To assess adiposity influences on treatment outcomes, the investigators stratified patients according to established BMI criteria in a normal weight, overweight, and obese group. In the event, approximately 80% of the patients were overweight or obese. At 5 years follow-up, two-thirds of the patients had their blood pressure controlled regardless of the BMI category. However, the number of drugs required to control blood pressure was greater in overweight and more so in obese patients, thereby, confirming earlier analyses of ALLHAT data and a real-life experience [1,12]. Chlorthalidone-based therapy was particularly efficacious in lowering blood pressure in all three BMI groups compared with the other treatment arms. The analysis of clinical endpoints according to BMI category and treatment assignment was particularly interesting. The analysis suggested a reduced coronary heart disease risk in obese patients on lisinopril compared with chlorthalidone-treated patients. Obese patients treated with amlodipine were at higher risk for end-stage renal disease compared with chlorthalidone-treated patients. However, these retrospective findings should be interpreted with caution.

The important information provided by the analyses of Reisin et al.[11] is that obese hypertensive patients require more attention in the hypertension clinic and more antihypertensive medications. The good news is that good blood pressure control rates can be attained in these patients. However, in one-third of the patients blood pressure remained elevated despite antihypertensive treatment escalation. Although providing important insight, the analysis may not have a major impact on the choice of antihypertensive medications in obese hypertensive patients. In fact, drug combinations in ALLHAT do not reflect clinical practice in European countries. For example, in patients whose blood pressure is not controlled with angiotensin-converting enzyme inhibitors, most physicians would add calcium-channel blockers or thiazide-like diuretics rather than the second-line drugs applied in ALLHAT. In obese patients at risk for type 2 diabetes mellitus without a compelling indication, many experts would avoid the combination of thiazide diuretics and β-blockers. Limitations for the use of β-blockers are related to their potential negative effects on glucose metabolism and body weight [13]. In the future, treatment recommendations should rely more on clinical trial data and less on expert opinion or wishful thinking. The observation that overweight and obesity may modulate the clinical outcome to antihypertensive medications strongly supports the idea [11].

Comprehensive cardiovascular risk management in an obese hypertensive patient requires more than the prescription of antihypertensive medications, particularly in patients with difficult-to-control blood pressure. Surprisingly, the question how to combine weight loss interventions and antihypertensive medications received little attention. Are there antihypertensive drugs that are more or less likely to interfere with weight loss? Are there synergistic or, perhaps, antagonistic interactions between weight loss and specific antihypertensive drug classes? Because many patients do not attain long-term reductions in body weight with dietary interventions with or without physical exercise, weight loss medications, or bariatric surgery could be tested for their additive effect on blood pressure in patients not sufficiently responding to lifestyle interventions. Compared with placebo, the intestinal lipase inhibitor orlistat, which is approved as weight loss drug, induced an additional 2.7 kg weight loss together with a 2.2-mmHg greater reduction in DBP [14]. The phentermine and topiramate controlled-release combination is approved for weight loss in the United States as an adjunct to diet and lifestyle modification [15]. In patients with hypertension, blood pressure decreased 4.9/3.9 mmHg in the placebo group, 6.9/5.2 mmHg with the lower phentermine/topiramate dose, and 9.1/5.8 mmHg with the higher phentermine/topiramate dose [16]. Blood pressure reduction as well as weight loss are side-effects of some antidiabetic medications, particularly glucagon-like peptide 1 analogues [17], and sodium glucose transporter 2 inhibitors [18]. We would like to see properly conducted hypertension trials incorporating these treatment modalities in the management of obese hypertensive patients. Given the sheer number of obese hypertensive patients, the associated excess cardiovascular and metabolic risk, and the difficulties in controlling blood pressure in these patients, such studies would address an important clinical question.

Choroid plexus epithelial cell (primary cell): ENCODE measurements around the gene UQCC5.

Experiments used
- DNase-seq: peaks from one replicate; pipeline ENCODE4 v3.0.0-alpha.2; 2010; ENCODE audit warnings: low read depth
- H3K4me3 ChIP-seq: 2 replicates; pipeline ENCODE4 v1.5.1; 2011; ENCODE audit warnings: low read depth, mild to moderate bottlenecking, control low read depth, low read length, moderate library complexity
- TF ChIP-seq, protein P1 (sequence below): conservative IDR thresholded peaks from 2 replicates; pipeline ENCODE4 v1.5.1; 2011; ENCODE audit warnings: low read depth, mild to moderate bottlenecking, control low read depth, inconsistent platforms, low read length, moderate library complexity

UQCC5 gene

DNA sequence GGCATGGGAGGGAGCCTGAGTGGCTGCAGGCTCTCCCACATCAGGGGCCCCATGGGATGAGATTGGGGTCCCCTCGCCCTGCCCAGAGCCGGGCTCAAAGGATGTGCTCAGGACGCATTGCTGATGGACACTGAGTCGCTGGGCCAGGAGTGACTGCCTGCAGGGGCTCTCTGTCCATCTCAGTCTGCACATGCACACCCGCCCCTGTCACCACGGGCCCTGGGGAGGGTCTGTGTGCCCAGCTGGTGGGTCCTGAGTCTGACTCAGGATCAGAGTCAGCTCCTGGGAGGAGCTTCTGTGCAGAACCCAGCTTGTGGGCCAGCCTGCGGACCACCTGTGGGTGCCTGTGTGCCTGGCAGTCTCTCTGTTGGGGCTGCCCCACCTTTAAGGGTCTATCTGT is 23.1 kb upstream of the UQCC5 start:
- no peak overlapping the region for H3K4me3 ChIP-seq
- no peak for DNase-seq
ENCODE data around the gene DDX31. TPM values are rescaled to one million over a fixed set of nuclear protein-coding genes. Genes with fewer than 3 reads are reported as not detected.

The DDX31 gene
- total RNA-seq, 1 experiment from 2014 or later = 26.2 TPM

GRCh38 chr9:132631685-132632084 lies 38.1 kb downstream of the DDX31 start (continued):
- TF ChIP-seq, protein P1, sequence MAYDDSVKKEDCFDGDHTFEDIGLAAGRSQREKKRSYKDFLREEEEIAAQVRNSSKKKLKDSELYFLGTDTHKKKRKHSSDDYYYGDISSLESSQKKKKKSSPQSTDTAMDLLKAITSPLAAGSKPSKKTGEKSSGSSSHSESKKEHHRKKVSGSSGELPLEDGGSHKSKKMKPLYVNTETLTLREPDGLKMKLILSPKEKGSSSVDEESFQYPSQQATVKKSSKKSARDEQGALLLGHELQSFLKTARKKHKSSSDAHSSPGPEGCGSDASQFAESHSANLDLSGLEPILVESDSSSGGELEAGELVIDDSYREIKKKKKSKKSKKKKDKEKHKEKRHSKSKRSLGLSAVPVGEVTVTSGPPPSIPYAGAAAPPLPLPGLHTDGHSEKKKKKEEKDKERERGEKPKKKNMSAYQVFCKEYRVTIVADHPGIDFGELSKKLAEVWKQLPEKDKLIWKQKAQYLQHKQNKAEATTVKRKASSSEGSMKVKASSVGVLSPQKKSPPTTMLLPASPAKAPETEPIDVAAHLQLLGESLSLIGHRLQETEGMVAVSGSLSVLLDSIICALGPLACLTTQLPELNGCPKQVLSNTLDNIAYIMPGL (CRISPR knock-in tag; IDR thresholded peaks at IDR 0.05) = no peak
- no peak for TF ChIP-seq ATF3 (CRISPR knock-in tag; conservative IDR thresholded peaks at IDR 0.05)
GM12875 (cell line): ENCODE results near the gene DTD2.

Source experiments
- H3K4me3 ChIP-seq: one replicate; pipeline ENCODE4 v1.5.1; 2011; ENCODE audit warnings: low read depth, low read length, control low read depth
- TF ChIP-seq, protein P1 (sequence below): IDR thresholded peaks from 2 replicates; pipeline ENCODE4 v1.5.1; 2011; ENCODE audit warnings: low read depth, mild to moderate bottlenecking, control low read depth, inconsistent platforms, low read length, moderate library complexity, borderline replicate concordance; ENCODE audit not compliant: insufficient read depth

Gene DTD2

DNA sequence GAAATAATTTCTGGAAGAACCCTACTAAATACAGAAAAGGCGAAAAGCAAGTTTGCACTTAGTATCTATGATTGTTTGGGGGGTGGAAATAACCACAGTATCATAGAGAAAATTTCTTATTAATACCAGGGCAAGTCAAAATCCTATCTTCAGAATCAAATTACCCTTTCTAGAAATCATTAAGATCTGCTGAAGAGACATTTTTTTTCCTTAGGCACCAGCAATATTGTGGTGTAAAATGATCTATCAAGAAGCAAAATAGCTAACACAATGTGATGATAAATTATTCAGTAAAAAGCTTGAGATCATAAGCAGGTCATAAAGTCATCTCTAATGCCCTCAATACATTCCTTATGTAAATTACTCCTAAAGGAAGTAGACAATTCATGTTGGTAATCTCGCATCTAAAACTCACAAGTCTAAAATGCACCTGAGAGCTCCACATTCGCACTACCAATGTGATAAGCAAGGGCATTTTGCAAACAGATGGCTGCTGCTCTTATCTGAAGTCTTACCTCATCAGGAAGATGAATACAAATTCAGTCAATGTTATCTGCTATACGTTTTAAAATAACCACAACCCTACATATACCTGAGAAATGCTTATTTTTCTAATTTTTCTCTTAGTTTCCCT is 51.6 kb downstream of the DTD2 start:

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Conflicts of interest

There are no conflicts of interest.